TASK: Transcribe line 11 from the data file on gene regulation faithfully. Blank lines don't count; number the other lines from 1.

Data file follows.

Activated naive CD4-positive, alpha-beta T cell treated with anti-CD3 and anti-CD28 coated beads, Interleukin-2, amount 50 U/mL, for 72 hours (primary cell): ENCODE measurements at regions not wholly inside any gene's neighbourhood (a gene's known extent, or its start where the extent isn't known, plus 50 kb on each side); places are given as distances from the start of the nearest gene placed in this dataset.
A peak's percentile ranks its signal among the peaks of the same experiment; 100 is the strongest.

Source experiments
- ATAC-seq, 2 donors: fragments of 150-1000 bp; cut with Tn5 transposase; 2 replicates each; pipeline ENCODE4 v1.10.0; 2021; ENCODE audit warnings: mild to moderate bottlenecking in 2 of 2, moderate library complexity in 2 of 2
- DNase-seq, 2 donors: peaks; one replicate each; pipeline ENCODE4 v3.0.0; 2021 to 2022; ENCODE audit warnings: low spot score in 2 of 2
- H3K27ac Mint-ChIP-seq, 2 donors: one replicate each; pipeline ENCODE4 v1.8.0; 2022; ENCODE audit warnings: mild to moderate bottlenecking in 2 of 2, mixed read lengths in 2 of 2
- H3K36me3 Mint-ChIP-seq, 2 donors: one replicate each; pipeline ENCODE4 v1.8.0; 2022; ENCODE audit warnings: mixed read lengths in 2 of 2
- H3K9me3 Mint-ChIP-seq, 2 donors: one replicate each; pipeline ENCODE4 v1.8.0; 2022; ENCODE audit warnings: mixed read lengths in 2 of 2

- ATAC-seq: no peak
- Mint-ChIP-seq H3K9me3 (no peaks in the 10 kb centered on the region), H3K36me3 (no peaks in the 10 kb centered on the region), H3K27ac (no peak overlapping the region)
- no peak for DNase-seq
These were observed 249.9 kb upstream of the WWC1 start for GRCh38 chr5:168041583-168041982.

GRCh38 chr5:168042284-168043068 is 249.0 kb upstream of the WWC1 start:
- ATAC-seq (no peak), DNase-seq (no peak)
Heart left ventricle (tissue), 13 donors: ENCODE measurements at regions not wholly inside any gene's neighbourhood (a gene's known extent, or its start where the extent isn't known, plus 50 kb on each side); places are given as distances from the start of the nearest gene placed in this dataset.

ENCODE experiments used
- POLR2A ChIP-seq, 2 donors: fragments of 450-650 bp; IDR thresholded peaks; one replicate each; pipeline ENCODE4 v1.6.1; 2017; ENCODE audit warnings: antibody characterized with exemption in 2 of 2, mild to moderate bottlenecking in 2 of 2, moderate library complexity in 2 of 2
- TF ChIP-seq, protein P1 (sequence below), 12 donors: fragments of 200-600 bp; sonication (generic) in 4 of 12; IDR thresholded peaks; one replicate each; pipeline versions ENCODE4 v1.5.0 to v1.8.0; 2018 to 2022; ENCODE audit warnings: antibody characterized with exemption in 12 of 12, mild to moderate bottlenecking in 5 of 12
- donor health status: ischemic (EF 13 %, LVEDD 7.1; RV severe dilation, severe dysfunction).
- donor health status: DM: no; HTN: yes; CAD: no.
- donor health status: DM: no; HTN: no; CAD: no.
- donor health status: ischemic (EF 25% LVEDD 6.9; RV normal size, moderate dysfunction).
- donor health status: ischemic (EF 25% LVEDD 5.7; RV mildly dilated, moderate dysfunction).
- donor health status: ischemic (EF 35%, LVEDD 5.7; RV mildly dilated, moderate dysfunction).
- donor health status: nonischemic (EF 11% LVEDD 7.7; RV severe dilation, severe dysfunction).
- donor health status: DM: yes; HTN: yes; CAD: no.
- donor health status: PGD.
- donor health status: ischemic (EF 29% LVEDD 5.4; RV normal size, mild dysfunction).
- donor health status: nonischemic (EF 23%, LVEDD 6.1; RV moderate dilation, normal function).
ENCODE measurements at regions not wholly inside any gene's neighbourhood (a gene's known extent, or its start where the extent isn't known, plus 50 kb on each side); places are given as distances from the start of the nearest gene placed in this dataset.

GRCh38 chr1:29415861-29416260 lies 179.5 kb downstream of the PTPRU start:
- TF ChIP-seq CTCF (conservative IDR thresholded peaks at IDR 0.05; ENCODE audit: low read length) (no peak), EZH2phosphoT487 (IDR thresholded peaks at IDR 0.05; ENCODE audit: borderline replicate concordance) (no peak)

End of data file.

- no peak for DNase-seq